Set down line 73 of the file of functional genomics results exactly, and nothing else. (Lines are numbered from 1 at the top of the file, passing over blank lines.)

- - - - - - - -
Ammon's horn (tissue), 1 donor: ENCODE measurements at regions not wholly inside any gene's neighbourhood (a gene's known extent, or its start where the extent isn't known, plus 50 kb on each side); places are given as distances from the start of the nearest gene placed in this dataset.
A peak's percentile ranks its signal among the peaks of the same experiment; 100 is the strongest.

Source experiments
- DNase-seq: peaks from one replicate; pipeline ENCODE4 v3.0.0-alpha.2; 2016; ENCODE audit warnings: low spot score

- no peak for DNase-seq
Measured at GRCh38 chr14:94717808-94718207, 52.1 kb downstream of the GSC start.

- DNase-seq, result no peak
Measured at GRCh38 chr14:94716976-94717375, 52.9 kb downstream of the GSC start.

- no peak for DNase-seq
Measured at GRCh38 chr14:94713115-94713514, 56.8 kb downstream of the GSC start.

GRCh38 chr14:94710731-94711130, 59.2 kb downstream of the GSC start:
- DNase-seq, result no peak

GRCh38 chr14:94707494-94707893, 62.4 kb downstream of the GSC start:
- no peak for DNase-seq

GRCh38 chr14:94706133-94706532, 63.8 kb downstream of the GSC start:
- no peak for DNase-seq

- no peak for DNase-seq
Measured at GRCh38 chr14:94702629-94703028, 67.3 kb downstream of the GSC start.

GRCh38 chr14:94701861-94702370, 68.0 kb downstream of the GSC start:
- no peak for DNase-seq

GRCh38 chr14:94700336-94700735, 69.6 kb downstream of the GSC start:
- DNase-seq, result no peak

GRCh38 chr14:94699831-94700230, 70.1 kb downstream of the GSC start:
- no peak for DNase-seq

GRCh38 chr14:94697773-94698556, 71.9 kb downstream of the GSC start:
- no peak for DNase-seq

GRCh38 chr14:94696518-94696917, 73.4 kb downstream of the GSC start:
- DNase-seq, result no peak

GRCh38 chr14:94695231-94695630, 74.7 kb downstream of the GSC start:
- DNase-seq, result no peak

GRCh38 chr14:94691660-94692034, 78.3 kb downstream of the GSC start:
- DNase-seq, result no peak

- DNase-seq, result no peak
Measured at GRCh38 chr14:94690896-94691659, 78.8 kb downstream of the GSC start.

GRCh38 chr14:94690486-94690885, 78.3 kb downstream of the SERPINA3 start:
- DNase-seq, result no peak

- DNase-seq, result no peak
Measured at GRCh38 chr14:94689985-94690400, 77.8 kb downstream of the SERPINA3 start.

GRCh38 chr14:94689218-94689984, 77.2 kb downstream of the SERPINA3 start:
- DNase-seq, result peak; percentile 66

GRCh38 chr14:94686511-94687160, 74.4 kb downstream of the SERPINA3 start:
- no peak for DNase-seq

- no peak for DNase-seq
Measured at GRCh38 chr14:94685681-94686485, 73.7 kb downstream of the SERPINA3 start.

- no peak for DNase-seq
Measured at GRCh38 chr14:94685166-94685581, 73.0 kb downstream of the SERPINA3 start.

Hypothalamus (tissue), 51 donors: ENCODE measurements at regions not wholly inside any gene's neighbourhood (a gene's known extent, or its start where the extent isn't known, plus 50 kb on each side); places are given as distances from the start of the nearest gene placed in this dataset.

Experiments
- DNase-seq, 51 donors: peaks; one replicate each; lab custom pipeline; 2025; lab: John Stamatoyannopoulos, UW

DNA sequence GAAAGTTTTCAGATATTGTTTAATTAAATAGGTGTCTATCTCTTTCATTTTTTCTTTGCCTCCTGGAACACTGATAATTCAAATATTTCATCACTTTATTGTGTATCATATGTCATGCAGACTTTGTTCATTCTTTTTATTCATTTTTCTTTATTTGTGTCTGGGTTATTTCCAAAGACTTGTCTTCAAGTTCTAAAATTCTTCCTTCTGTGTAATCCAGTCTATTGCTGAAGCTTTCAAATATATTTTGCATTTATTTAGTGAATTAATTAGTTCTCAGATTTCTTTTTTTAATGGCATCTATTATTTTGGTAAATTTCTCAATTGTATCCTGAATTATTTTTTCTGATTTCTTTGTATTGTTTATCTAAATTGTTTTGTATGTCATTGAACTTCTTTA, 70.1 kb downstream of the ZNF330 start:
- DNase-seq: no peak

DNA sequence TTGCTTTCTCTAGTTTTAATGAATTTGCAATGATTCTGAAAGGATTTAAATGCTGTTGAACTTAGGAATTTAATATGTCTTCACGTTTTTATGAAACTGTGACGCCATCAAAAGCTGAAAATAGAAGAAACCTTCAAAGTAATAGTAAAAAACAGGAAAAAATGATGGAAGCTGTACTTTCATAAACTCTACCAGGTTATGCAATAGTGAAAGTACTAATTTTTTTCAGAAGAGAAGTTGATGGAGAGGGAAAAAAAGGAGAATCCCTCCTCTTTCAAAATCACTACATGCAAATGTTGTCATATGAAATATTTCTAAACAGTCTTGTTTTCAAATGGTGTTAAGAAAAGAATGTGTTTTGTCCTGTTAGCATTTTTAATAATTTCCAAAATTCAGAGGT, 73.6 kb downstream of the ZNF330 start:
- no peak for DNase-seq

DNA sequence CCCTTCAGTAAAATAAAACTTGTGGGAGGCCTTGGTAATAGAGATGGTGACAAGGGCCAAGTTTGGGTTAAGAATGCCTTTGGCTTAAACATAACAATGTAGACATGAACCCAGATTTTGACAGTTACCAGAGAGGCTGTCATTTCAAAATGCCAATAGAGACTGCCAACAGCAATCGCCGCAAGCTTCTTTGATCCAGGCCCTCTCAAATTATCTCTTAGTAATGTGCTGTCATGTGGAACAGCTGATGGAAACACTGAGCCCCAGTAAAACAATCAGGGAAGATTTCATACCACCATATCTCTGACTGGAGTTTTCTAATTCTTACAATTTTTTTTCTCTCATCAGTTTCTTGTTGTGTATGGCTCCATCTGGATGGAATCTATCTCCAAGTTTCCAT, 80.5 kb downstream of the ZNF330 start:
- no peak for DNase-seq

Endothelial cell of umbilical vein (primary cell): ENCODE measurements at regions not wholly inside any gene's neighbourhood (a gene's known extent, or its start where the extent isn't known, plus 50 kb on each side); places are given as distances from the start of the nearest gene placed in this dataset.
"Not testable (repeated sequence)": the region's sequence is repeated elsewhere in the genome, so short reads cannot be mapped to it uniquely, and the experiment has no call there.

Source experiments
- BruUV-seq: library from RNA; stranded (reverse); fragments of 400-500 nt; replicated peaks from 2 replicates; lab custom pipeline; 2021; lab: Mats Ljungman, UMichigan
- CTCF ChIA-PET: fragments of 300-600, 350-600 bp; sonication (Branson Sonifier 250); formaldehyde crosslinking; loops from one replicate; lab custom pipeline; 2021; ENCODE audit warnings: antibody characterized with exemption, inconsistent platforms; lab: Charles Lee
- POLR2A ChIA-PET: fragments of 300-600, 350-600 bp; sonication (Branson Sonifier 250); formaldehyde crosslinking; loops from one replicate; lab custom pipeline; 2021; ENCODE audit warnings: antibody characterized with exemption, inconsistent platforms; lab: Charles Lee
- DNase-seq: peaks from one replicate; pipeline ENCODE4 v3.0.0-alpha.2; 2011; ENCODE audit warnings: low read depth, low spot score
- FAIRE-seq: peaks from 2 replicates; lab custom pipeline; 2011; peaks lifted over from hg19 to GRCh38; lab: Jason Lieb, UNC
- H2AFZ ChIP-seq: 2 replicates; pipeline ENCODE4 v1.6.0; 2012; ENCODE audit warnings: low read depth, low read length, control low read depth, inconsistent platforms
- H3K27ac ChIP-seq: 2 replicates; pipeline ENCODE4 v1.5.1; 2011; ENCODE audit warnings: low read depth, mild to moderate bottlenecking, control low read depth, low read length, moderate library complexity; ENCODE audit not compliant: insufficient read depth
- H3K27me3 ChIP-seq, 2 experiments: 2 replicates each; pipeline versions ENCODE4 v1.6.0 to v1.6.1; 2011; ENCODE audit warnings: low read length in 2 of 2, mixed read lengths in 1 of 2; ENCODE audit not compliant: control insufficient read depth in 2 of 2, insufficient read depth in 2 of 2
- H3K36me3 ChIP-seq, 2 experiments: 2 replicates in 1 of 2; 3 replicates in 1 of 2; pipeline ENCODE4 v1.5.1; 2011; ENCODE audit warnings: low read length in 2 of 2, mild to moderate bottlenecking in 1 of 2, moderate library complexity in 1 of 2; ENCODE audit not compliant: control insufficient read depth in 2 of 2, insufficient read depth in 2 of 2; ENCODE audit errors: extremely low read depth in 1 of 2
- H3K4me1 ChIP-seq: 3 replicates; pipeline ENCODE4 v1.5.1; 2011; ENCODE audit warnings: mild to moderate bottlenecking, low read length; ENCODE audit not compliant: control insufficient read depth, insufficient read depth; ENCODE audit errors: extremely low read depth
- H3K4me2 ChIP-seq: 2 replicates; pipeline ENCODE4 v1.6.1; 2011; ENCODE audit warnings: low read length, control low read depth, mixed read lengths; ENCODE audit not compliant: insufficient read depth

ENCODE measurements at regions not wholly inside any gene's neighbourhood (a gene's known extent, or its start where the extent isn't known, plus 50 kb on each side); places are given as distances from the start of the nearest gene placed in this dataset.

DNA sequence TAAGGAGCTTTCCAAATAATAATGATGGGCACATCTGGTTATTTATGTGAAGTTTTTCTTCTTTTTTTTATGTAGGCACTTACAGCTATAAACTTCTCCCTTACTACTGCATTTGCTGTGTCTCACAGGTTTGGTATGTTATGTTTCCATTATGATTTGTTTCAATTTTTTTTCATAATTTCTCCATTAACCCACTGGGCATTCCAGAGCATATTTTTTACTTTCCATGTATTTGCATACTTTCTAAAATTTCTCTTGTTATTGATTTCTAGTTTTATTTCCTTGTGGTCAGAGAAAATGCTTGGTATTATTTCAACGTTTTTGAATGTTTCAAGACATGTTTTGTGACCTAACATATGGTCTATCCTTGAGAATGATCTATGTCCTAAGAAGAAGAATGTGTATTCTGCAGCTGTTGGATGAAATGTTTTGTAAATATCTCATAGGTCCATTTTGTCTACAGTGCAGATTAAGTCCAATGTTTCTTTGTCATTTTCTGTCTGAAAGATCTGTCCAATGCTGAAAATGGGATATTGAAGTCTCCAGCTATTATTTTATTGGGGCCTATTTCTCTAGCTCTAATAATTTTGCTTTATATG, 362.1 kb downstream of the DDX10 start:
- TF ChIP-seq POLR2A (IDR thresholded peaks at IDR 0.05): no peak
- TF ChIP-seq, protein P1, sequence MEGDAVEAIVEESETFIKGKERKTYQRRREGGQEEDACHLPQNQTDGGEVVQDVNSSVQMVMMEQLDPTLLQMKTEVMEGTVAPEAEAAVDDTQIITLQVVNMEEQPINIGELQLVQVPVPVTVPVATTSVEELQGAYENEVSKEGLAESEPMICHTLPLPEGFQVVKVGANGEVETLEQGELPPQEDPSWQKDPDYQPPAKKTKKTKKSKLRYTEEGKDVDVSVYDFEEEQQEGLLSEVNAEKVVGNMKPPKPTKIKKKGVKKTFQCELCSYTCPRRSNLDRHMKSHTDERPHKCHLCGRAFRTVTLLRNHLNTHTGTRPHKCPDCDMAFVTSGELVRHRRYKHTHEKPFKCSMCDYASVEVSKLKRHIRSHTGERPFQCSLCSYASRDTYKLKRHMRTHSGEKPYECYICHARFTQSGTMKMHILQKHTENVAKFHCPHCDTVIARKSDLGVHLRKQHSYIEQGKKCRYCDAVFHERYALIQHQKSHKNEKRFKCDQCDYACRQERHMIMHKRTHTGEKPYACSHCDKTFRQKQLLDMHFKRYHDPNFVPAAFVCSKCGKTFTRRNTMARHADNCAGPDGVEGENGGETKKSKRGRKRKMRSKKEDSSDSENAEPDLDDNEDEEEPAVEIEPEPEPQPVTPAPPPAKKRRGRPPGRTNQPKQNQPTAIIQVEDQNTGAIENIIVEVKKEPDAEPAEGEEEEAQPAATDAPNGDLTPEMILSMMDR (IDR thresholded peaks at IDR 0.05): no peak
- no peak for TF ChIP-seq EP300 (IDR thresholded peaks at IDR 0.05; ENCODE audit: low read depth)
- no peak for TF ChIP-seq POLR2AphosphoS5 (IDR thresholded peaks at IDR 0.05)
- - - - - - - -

- TF ChIP-seq, protein P1, sequence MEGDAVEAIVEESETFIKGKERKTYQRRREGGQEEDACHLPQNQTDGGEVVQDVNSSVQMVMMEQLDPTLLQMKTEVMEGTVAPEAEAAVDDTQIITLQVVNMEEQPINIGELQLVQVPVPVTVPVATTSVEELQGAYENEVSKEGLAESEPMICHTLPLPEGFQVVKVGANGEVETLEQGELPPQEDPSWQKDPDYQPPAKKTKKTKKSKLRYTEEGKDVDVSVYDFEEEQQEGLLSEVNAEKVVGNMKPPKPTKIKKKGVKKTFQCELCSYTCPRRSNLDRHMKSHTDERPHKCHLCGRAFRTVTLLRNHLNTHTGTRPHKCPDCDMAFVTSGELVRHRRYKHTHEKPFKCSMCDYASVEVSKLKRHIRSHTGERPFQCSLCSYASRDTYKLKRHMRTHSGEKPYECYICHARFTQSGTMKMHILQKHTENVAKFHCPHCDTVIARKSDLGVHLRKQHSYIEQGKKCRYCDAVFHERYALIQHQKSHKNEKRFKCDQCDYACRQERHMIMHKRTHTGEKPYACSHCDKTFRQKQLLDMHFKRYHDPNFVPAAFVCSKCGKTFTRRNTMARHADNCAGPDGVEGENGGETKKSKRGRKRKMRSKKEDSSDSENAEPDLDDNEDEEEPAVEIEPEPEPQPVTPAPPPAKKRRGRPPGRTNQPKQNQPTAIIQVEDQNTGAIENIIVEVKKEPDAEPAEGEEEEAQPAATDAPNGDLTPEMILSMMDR (IDR thresholded peaks at IDR 0.05): no peak